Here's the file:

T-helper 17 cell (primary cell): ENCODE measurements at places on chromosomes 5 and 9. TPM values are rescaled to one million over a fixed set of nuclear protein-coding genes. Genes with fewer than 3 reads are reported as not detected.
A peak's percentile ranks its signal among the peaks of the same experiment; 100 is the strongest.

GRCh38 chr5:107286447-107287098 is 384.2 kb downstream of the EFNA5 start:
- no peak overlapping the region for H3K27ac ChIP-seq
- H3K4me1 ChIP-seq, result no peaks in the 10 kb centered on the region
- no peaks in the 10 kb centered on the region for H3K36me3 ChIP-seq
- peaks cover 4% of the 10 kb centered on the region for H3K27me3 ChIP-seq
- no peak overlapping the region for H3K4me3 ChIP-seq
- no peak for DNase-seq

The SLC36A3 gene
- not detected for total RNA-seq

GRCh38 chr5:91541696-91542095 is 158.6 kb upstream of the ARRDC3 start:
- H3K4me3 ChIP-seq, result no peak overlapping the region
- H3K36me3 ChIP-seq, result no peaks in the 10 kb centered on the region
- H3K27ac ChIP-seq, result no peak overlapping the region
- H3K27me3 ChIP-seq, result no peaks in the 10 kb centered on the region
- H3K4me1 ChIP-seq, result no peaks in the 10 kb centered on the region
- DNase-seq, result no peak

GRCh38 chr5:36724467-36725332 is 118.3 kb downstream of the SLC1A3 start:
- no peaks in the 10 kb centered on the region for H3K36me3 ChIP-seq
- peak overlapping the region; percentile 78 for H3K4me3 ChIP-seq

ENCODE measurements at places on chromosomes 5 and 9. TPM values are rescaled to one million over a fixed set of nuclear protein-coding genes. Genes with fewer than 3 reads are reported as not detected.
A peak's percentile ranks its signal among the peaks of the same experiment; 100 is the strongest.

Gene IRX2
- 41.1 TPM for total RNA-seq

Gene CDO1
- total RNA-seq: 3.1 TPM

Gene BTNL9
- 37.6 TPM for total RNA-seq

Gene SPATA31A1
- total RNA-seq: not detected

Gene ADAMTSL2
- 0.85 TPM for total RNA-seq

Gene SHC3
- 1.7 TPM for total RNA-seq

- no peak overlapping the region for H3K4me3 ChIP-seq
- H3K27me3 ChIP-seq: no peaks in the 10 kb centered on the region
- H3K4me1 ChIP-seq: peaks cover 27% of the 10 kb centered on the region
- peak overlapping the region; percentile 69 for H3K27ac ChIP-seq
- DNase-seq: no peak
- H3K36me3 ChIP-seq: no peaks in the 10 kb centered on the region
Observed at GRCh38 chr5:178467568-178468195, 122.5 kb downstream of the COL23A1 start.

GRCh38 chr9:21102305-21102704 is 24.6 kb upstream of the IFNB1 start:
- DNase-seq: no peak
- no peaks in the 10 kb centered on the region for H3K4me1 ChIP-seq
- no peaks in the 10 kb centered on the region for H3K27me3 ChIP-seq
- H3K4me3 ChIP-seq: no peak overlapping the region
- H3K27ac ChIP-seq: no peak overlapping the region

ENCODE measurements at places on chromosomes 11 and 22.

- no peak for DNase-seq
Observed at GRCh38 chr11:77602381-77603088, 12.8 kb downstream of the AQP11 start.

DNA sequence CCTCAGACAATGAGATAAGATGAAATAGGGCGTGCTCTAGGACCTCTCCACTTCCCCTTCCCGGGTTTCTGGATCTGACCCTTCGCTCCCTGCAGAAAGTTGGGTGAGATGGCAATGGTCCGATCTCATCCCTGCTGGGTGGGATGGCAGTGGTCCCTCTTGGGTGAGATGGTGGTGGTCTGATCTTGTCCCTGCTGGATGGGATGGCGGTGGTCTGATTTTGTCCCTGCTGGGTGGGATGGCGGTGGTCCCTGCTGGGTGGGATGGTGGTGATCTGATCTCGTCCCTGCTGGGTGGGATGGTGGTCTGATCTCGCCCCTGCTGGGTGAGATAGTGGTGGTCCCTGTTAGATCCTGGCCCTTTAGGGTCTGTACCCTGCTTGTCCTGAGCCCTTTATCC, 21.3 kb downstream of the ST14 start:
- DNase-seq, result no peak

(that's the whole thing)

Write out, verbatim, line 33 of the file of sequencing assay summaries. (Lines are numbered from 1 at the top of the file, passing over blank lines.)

- 0.85 TPM for total RNA-seq